Hurricane Irma lashed Cuba and the Bahamas as it drove toward Florida on Friday after hitting the eastern Caribbean with its devastatingly high winds, killing 21 people and leaving catastrophic destruction in its wake. Officials say 5.6 million people have been asked to evacuate Florida ahead of the storm.
"Obviously Hurricane Irma continues to be a threat that is going to devastate the United States," said the head of the Federal Emergency Management Agency Administrator (FEMA) Brock Long at a press conference Friday morning. "We're going to have a couple rough days."
The National Hurricane Center is warning Floridians that even if the storm seems to moving away from the East Coast in the latest tracks, don't get complacent.
"This is a storm that will kill you if you don't get out of the way," said National Hurricane Center meteorologist and spokesman Dennis Feltgen.
Feltgen says the storm has a really wide eye, with hurricane-force winds that cover the entire Florida peninsula and potentially deadly storm surges on both coasts.
As Irma, one of the most powerful Atlantic storms in a century, was expected to hit Florida on Sunday, Governor Rick Scott starkly warned residents to get out if they were in evacuation zones.
"We are running out of time. If you are in an evacuation zone, you need to go now. This is a catastrophic storm like our state has never seen," Scott told reporters, adding that the storm's effects would be felt from coast to coast in the state.
U.S. President Donald Trump said in a videotaped statement that Irma was "a storm of absolutely historic destructive potential," and called on people to heed recommendations from government officials and law enforcement.
Irma was about 225 miles (360 km) east of Caibarien on Cuba's central-north coast, and 380 miles (610 km) southeast of Miami, the National Hurricane Center (NHC) said in an advisory at 2 p.m. EDT (1800 GMT) on Friday.
Hurricane conditions were spreading westward over parts of Cuba and the central Bahamas as the storm skirted near Cuba's northern coast.The storm earlier pummeled the Turks and Caicos Islands after saturating the northern edges of the Dominican Republic and Haiti.
The storm was downgraded from a rare Category 5, the top of the scale of hurricane intensity, to a Category 4 early Friday but it was still carrying winds as strong as 155 miles per hour (250 km per hour), the NHC said.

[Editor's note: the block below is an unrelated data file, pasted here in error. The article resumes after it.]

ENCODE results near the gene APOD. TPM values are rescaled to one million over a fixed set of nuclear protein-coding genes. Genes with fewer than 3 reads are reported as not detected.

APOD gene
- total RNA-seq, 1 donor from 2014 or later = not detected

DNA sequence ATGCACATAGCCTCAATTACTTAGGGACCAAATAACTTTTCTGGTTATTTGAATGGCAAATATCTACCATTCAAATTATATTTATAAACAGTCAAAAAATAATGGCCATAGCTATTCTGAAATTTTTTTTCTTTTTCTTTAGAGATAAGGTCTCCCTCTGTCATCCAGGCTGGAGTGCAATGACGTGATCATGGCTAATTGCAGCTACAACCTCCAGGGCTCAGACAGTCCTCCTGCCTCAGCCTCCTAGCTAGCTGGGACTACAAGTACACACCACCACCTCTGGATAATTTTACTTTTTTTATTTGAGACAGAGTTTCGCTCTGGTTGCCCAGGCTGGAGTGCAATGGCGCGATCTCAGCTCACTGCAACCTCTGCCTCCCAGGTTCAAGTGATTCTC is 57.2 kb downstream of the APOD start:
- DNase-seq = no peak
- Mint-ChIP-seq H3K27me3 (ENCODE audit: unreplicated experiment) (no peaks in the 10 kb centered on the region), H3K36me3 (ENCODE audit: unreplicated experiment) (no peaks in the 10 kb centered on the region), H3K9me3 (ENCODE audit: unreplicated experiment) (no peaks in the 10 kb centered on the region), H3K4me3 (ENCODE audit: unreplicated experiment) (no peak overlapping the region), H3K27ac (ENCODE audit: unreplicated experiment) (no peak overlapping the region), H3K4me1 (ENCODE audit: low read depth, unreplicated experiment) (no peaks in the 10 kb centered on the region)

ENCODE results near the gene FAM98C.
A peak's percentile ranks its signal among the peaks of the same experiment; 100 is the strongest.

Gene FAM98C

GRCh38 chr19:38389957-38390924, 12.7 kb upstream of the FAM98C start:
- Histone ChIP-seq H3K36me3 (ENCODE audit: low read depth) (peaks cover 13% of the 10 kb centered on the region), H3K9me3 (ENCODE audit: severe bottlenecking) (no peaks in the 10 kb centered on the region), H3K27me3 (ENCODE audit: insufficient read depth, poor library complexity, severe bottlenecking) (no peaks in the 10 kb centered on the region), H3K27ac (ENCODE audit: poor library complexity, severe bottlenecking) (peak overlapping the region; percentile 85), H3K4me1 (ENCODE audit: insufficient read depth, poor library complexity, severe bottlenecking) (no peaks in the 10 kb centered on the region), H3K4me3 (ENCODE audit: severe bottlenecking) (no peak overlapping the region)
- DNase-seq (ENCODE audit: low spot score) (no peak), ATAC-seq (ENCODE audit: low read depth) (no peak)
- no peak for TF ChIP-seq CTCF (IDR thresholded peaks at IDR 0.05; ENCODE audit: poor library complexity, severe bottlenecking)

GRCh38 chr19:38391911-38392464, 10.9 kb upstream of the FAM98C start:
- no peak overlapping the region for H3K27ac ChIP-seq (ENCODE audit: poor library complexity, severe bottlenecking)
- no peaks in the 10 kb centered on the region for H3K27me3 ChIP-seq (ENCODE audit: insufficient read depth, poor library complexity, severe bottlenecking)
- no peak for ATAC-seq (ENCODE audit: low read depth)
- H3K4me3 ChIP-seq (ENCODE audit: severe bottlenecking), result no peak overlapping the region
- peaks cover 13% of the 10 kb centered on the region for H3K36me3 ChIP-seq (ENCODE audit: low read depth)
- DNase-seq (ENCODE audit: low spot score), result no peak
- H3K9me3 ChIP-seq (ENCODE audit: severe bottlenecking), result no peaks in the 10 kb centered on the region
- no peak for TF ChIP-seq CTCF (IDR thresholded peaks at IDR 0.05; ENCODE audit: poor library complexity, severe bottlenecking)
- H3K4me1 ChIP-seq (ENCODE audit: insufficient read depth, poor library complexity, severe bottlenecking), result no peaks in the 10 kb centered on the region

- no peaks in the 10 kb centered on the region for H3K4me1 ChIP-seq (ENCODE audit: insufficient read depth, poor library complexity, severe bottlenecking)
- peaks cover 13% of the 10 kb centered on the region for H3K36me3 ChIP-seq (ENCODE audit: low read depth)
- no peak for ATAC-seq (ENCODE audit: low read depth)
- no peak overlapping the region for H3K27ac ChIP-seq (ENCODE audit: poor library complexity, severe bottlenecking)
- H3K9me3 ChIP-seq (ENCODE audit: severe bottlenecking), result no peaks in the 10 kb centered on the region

Irma was forecast to bring dangerous storm surges of up to 20 feet (6 meters) to the southeastern and central Bahamas, and up to 10 feet (3 meters) on parts of Cuba's northern coast.
Cuban television broadcast footage of the sea flooding coastal towns in the eastern provinces of Guantanamo and Holguin, with waves reaching 20 feet (6 meters). With the storm still well offshore, flooding from the storm surge and inland from rain and swollen streams and rivers were the main concerns.
As it roared in from the east, Irma ravaged small islands in the northeastern Caribbean, including Barbuda, St. Martin and the British and U.S. Virgin Islands, flattening homes and hospitals and ripping down trees. The death toll from Irma has risen to 21 as emergency services gained access to remote areas.
Irma was set to hit the United States two weeks after Hurricane Harvey struck Texas, killing about 60 people and causing property damage estimated at as much as $180 billion in Texas and Louisiana. Officials were preparing a massive response, the head of the Federal Emergency Management Agency said.
In several television interviews early Friday, Florida's governor pleaded with residents to leave areas designated for evacuation, although he acknowledged frustration with buying gas and handling bumper-to-bumper traffic.
Amid the exodus, nearly one-third of all gas stations in Florida's metropolitan areas were out of gasoline, according to Gasbuddy.com, a retail fuel price tracking service.
In Miami-Dade County alone, Mayor Carlos Gimenez said authorities had asked about 660,000 residents to evacuate, adding this was the largest evacuation he could remember in the county.U.S. Senator Bill Nelson of Florida said the state was far more prepared now than in 1992, when Hurricane Andrew devastated Florida.
Supermarkets in Miami were full of shoppers picking up last-minute supplies and food, and long lines of cars wrapped around the few gas stations still open.
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